So always avoid heavy wet land with Lilies. A regular and even supply of moisture is Important, but never wet! When one is determined to grow them in a suspiciously wet environment, choose to grow them in individual pots or larger containers. Choose containers with no water resevoir in the bottom. And always place a generous layer of pumice or round river gravel or stones in the bottom to ensure perfect drainage. Partially sink these into the ground of the garden bed. make sure there is a layer of gravel, sand or freely-draining soil beneath them. Ground covers or annual flowers can be planted on top or at the sides of the pot(s) to better diquise them. The best are fast-growing annual species like Impatiens, Mysotis (Forget-Me-Not), Pansy, Viola, Night-Scented or Virginia Stock, even dwarf Marigold or Zinnia. But avoid agressive Annual or Biennial species like Dianthus that might compete with the heavy-feeding Lily bulbs. The Annuals will help provide a little shading and soak up excessive extra soil moisture. This way the Lilies will be assured the perfect drainage they demand and deserve. In colder climates wherever Winter freezing might be severe, lift these pots in the Autumn once the Lily canes die away. Store the pots in a cool dry, frost free postion. repot them every year or two in Late Winter before their tender roots and shoots begin to resprout.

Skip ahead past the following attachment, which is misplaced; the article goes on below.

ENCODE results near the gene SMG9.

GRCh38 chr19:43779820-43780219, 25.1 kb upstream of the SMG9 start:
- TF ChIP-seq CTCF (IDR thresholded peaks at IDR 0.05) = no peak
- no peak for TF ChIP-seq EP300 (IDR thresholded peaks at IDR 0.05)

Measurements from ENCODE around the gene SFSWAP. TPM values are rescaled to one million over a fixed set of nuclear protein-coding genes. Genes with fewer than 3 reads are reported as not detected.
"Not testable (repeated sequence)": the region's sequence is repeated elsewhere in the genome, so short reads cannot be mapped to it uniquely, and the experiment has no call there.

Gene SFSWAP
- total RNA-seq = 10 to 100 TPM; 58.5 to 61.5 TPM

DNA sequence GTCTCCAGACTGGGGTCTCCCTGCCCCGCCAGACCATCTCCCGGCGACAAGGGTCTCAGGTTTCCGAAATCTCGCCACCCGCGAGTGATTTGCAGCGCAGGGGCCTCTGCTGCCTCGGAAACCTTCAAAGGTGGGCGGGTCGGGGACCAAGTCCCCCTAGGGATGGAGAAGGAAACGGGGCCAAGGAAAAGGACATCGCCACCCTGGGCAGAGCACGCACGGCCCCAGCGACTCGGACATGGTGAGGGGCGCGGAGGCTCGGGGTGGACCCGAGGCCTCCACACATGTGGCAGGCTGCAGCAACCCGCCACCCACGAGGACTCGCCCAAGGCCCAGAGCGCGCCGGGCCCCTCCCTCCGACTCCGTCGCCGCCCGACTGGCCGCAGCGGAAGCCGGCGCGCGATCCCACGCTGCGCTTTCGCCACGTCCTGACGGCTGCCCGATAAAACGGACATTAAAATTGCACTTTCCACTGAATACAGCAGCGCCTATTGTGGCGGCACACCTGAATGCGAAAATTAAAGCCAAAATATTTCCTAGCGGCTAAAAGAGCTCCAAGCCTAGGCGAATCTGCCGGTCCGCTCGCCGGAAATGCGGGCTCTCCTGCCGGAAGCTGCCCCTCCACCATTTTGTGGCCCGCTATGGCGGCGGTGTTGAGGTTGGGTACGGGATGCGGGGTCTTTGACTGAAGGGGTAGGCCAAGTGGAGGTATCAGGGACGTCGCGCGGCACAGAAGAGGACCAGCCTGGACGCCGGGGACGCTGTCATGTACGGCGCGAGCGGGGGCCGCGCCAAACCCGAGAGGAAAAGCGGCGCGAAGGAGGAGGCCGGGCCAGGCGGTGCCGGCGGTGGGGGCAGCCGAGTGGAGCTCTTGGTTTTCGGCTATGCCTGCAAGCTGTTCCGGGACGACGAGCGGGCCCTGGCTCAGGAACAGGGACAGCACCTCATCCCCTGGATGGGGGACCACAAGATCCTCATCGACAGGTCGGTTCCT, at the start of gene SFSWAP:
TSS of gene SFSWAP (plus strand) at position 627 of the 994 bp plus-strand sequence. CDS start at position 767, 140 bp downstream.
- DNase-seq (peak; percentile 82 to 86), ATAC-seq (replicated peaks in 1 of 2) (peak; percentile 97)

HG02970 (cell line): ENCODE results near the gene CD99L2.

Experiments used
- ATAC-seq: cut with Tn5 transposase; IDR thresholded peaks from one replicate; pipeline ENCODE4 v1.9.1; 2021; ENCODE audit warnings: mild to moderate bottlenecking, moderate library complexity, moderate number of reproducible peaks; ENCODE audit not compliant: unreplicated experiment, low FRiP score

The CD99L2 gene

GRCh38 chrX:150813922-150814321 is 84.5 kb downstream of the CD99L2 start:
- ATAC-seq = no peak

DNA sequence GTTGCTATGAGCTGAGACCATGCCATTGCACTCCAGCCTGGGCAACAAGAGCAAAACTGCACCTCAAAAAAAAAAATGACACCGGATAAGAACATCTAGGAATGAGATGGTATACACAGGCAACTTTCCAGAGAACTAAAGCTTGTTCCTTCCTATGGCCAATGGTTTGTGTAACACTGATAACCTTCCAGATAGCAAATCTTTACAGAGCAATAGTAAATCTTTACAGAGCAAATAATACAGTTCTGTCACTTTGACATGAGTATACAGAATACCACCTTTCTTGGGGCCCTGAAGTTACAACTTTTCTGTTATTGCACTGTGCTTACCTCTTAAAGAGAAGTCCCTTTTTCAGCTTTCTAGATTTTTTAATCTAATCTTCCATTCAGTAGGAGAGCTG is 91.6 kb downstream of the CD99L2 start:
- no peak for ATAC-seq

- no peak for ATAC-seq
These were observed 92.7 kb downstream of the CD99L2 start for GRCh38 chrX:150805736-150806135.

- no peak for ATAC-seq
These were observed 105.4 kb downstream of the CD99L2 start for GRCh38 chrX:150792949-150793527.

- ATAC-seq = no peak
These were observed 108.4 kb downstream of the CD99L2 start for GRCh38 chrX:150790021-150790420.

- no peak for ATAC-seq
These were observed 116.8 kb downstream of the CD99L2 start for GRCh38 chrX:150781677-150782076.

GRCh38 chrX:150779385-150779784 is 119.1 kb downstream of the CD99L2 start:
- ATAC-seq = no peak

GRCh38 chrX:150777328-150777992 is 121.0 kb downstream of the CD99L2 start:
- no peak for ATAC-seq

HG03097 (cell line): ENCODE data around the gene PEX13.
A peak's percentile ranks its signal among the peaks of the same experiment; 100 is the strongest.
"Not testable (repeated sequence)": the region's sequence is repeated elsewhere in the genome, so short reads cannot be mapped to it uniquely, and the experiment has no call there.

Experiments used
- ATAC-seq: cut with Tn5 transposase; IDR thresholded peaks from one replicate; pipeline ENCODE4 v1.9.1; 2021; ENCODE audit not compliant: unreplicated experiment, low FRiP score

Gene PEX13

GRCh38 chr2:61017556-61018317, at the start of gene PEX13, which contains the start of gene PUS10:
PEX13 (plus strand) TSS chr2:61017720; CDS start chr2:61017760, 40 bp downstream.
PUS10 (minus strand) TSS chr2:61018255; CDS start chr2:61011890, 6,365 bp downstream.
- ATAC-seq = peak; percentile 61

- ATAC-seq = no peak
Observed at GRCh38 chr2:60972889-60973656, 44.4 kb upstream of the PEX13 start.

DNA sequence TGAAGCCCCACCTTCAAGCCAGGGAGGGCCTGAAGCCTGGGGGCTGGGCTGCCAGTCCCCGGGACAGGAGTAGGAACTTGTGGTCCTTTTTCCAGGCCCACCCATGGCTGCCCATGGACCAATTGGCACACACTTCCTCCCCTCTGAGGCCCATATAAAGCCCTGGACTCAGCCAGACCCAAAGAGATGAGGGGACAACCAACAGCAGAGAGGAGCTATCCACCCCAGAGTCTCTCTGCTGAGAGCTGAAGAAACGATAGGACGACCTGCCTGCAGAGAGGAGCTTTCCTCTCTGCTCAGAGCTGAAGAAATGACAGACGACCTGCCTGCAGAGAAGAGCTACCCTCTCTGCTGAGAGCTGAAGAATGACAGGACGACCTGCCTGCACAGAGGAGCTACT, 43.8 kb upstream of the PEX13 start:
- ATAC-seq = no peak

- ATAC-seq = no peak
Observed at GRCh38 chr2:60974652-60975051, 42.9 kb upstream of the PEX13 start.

When digging up or repotting Lilies or buying new stock, be very careful with their care. Lily bulb scales are soft and easily bruised. They also dry out very quickly which will encourage fungal infections and set the bulbs back, if not kill them. Always repot the bulbs immediately and never leave them out and exposed to the elements for any extended period of time. Whenever it is impossible to repot or plant them right away, keep them covered in a protective layer of damp peat, sphagnum moss or pottng mix so they remain protected. If bulb scales break off when transplanting, either pop them into the pot along with the parent bulb or place them in a pot filled with potting mix and 50% propagating sand. Usually, if the scales are undamaged and not dried out, these will strike fairly quickly. The first year they will produce possibly only one or more grassy leaves and a tiny bulb by their time of next dormancy. Within three years this tiny bulbs will reach flowering stage.